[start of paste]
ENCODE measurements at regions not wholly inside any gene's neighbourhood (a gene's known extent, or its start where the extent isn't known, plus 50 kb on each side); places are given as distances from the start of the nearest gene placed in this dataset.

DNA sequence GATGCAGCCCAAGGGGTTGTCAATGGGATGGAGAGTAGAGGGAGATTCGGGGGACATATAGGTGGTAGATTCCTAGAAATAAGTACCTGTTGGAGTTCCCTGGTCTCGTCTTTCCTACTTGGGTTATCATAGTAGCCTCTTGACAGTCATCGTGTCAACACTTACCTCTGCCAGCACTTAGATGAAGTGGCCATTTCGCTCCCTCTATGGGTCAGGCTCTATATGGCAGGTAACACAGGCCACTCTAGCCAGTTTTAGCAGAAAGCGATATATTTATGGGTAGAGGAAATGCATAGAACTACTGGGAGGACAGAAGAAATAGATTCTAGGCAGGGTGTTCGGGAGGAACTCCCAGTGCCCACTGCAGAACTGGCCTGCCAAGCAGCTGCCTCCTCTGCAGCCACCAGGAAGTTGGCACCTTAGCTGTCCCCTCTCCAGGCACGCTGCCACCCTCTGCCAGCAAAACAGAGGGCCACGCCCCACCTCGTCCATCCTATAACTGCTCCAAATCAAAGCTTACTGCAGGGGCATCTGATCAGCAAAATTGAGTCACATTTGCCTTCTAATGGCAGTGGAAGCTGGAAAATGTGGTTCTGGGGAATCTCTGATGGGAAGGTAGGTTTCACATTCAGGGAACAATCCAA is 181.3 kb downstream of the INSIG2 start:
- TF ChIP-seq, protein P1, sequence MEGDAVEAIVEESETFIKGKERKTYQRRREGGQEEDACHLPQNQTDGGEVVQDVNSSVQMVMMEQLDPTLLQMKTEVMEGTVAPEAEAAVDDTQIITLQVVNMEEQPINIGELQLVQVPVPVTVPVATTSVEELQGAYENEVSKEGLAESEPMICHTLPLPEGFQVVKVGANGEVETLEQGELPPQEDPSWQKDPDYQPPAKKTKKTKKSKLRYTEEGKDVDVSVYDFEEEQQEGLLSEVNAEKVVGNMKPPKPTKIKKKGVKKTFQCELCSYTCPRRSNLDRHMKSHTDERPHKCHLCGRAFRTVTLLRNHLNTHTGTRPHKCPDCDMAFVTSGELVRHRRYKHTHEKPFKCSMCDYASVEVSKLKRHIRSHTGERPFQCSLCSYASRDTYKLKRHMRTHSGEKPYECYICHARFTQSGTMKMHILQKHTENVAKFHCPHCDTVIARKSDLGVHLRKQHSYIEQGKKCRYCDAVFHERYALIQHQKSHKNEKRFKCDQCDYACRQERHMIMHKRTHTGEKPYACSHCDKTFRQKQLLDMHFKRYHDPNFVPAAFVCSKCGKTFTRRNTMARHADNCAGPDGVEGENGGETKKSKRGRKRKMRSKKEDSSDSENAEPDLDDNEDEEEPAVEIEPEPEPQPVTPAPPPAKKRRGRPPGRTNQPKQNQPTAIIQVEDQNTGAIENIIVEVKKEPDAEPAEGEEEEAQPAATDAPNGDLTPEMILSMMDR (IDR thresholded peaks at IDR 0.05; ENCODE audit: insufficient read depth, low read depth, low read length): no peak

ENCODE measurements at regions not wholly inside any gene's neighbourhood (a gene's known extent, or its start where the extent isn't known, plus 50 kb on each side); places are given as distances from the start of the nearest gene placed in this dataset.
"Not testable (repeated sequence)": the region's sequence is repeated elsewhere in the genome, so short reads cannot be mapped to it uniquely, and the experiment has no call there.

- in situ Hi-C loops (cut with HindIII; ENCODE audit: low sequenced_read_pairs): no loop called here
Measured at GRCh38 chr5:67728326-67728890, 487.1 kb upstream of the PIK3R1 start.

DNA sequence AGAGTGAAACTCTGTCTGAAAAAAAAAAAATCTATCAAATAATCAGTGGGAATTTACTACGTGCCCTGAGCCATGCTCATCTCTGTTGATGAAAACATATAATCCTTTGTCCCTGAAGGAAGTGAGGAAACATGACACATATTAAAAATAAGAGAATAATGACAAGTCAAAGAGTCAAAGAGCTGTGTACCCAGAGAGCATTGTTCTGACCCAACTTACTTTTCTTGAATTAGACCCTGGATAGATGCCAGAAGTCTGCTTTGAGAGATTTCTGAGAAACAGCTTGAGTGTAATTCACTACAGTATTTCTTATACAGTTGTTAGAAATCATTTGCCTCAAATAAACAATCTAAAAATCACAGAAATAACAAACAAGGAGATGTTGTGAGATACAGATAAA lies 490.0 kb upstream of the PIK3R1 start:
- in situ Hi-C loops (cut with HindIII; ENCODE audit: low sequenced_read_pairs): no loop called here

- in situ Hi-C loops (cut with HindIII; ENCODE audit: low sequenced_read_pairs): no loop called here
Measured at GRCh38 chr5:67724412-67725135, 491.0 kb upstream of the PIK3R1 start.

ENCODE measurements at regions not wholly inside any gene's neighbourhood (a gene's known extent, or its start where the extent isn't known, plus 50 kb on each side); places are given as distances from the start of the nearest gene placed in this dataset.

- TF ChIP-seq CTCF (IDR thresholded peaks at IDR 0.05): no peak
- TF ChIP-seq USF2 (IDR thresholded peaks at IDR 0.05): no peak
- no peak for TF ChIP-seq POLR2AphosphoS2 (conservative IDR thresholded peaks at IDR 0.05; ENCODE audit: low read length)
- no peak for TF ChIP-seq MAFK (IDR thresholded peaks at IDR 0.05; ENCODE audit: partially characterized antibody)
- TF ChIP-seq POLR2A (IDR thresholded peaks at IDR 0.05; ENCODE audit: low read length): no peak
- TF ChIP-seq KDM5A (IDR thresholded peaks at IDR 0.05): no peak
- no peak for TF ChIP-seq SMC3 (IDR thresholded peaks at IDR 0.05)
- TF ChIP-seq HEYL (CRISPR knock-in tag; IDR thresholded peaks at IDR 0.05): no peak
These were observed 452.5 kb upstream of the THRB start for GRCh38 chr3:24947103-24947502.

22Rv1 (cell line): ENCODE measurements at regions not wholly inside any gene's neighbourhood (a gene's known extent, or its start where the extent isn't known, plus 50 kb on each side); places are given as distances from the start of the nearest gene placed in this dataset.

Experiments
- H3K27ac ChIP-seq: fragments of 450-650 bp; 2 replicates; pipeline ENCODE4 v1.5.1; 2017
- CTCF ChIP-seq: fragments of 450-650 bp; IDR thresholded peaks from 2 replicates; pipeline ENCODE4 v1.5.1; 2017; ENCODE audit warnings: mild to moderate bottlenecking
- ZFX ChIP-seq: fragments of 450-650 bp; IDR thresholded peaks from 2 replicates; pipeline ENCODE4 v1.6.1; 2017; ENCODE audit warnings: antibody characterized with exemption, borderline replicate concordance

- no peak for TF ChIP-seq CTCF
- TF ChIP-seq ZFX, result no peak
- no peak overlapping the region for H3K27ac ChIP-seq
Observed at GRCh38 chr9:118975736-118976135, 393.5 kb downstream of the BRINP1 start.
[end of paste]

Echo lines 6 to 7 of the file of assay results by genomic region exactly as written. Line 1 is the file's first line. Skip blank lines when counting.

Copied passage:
- in situ Hi-C loops (cut with HindIII; ENCODE audit: low sequenced_read_pairs): no loop called here
Measured at GRCh38 chr5:67728326-67728890, 487.1 kb upstream of the PIK3R1 start.